In one embodiment, a measure of reordering is used which relies on the “source coverage vector” V of the sequence of decisions d1 . . . dK. This is a vector with as many elements as there are words in the source language input s1 I; each Vi takes as value the index of the first word of the source projection of the decision dk whose source fragment covers word si, for a decision dk of type “new bi-phrase match” or zero if dk is a decision of type “buffer consumption,” or zero again if word si is not covered by a fragment in d1 K. The coverage vector can be computed using the procedure of Cancedda, et al. Given Vs, thus a measure of reordering is obtained:
where I(Vi>k) returns 1 if its argument is true, 0 otherwise. In other words, hreord sums, for each bi-fragment used to translate s1 I, the number of source language words to the left of the beginning of the current source language fragment, that are translated by target language words from fragments that begin to the right of the current bi-fragment.
Beam Search Procedure
Beam-search procedures are described, for example, in Cancedda, et al., incorporated herein by reference. In an exemplary beam-search procedure, given as input a source-language sentence s1 I and a collection of relevant bi-fragments, a translation t1 J is constructed with certain optimal characteristics. Decoding, as this procedure is called, is done by expanding a search graph on the fly. Each node of the search graph represents a partial translation, which is called a hypothesis; each directed edge connecting one node with another node represents a decision (i.e., which bi-fragment is instantiated in which source position for a decision of type “bi-phrase match,” or which word is taken from the buffer and appended to the target sequence in a “buffer consumption” decision). Each node H in the graph is uniquely defined by the sequence of decisions d1 k that connect it to an initial “null hypothesis” node H0 (a starting hypothesis in which there are no words translated). Therefore, to each node H corresponds a pair of a target language sequence and a buffer, which can be denoted t(d1 k), or just t(H). Starting from the null hypothesis H0, the search proceeds by extending hypotheses: a hypothesis H is extended by adding an edge d (i.e., a decision) to the search graph, connecting it to a new hypothesis H′, corresponding to the (possibly partial) translation resulting from the application of the decision d with H. This new hypothesis is then pushed onto a stack of hypotheses in need of being extended.
To reduce the search space, partial translation hypotheses are scored, and the stack is periodically pruned based on these scores, i.e., only the most promising hypotheses are retained on the stack. Furthermore, hypotheses that are deemed equivalent are merged together, so that only one needs to be expanded. The search terminates when all remaining hypotheses on the stack are complete, i.e., they cover all the source words.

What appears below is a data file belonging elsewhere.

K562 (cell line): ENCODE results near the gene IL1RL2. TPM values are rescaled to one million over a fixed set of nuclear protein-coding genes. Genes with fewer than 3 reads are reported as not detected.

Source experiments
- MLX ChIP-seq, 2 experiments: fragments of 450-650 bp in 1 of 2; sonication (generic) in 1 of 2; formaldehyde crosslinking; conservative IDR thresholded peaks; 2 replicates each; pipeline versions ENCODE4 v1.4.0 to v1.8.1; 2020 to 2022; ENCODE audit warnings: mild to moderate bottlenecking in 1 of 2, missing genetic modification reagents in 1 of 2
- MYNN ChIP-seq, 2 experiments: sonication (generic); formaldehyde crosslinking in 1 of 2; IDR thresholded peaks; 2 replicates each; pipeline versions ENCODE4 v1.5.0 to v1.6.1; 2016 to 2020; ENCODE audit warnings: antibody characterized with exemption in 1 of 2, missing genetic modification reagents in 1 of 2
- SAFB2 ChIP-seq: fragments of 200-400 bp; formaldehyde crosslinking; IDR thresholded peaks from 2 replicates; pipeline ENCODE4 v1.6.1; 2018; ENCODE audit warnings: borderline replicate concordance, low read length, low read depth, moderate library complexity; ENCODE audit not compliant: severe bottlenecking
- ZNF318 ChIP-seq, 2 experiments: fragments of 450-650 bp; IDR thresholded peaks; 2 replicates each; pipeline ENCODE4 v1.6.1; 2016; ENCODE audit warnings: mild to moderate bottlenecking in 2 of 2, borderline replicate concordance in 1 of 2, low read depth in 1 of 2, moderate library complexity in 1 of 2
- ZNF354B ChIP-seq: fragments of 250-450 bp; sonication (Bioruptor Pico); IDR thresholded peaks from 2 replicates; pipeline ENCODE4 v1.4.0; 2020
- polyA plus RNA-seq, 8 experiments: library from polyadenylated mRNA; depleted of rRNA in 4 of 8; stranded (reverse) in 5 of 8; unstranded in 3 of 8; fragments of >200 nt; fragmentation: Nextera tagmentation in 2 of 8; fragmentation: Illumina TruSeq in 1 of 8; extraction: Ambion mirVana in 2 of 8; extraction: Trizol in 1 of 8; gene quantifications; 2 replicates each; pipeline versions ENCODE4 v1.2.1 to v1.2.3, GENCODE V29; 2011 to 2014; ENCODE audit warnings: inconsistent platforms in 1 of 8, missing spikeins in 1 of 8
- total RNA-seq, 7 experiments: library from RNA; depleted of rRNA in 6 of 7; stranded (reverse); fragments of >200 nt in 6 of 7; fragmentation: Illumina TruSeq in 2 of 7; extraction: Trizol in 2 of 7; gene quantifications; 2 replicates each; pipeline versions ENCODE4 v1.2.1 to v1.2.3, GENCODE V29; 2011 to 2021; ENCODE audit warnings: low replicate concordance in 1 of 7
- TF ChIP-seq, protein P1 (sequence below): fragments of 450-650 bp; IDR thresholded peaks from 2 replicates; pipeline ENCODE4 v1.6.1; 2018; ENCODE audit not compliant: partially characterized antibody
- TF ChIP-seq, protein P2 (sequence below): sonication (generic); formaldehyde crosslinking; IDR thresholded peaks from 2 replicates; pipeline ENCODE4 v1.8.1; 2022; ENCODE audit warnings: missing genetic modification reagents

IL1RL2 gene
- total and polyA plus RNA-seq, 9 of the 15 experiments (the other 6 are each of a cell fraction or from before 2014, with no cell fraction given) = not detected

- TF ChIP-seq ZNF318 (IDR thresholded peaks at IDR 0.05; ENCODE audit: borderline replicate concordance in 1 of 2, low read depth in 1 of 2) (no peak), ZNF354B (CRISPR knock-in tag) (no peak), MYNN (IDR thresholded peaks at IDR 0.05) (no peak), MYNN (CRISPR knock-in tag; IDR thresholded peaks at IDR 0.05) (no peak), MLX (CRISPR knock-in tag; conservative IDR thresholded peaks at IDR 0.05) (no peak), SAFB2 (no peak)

Existing decoding procedures assume bi-fragments to be contiguous. The following method adapts a beam search procedure to handle elastic bi-fragments. Additionally, the decoder of the exemplary embodiment makes use of a buffer which stores non-consumed portions of partially consumed target phrases.
In one embodiment, the decoder performs as follows. The current partial translation is represented as: (1) a partial coverage of the words of the source sentence, and (2) a partial target sentence representation. As an example,
The partial target sentence representation is a pair (sequence, buffer). The sequence 52 is a contiguous string of target words, and the buffer 46 comprises a set of target phrase suffixes 54. Each target phrase suffix 54 constitutes the non-consumed portion of a target phrase for which the ongoing hypothesis has established that a gap exists between a first portion and a second portion of the target phrase. The suffix thus corresponds to the words of the elastic phrase which have not yet been included in the sequence. The content of the buffer may vary during the extension of a hypothesis as new suffixes are added and consumed suffixes are removed. Where a suffix includes more than one word, the words may be removed from the buffer one at a time. The suffix 54 may be associated, in the buffer, with information 56 concerning the index of the last word included in the sequence 52 originating from the corresponding target phrase. In the illustrated embodiment, at extension step S201, the consumed portion of a target phrase do is highlighted. In the buffer, the non-consumed portion want of the phrase is stored along with the index I2, indicating that the last word of the consumed portion of the phrase is in the second position of the sequence.
At each hypothesis extension step or “decision,” the decoder has the choice between two types of decisions (
The process ends when both the coverage of the source is complete and the buffer is empty.